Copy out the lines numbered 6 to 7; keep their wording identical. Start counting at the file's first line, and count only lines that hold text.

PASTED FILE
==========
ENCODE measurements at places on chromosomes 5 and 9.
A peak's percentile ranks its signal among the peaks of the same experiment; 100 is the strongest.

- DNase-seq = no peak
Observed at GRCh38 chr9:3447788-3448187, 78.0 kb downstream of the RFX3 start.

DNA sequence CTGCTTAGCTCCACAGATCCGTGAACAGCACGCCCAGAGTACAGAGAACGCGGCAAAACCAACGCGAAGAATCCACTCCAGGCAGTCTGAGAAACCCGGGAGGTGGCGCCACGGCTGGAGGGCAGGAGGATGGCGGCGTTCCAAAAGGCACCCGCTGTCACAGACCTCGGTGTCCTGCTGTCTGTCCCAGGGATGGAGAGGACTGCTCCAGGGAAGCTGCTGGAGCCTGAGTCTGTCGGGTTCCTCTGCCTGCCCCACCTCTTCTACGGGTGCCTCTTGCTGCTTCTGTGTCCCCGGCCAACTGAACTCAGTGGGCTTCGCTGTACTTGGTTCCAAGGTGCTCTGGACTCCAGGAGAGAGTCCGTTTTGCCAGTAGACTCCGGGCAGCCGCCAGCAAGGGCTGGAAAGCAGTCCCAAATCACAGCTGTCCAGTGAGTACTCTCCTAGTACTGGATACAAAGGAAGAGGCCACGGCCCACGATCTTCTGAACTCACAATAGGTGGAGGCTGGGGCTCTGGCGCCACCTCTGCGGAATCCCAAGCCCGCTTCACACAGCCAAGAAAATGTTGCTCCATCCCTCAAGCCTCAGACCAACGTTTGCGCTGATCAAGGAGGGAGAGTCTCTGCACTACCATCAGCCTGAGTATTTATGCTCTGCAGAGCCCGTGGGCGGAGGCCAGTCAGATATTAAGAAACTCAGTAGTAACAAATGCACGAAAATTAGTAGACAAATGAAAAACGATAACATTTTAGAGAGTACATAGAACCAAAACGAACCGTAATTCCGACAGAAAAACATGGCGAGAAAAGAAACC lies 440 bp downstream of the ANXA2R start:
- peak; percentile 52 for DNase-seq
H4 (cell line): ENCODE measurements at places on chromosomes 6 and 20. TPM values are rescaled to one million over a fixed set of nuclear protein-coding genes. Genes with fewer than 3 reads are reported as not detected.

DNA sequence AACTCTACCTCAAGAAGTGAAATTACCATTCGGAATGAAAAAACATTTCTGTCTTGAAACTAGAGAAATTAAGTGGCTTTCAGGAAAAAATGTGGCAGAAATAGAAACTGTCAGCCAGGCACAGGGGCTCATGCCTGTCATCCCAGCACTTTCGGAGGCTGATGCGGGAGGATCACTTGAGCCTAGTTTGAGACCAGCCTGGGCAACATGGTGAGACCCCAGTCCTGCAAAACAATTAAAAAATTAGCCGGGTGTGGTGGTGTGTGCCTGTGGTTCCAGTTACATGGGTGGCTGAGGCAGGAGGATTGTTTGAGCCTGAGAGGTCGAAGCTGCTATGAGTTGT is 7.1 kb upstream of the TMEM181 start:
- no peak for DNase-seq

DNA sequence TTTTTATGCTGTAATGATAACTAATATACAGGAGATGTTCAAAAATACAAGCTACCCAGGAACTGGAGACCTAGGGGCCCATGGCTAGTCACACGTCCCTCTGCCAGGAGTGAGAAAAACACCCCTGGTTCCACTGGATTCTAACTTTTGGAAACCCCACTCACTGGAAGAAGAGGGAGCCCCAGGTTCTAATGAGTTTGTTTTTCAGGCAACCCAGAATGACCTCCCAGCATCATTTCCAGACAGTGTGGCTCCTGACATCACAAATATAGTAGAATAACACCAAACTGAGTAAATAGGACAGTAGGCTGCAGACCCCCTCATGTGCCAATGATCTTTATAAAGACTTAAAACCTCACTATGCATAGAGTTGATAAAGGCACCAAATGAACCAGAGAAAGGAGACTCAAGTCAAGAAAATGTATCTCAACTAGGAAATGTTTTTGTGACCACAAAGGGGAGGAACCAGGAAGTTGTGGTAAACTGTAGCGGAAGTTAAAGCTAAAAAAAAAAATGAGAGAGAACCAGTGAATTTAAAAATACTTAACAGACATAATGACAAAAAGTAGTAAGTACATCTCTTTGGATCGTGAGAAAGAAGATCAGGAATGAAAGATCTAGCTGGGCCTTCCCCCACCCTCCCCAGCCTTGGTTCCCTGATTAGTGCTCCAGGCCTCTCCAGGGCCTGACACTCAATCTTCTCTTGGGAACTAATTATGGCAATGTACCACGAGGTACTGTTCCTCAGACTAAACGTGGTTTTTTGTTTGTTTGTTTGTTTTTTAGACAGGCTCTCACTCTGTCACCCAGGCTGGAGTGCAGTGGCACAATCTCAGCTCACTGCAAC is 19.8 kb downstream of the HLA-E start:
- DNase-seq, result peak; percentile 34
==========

- peak; percentile 52 for DNase-seq
H4 (cell line): ENCODE measurements at places on chromosomes 6 and 20. TPM values are rescaled to one million over a fixed set of nuclear protein-coding genes. Genes with fewer than 3 reads are reported as not detected.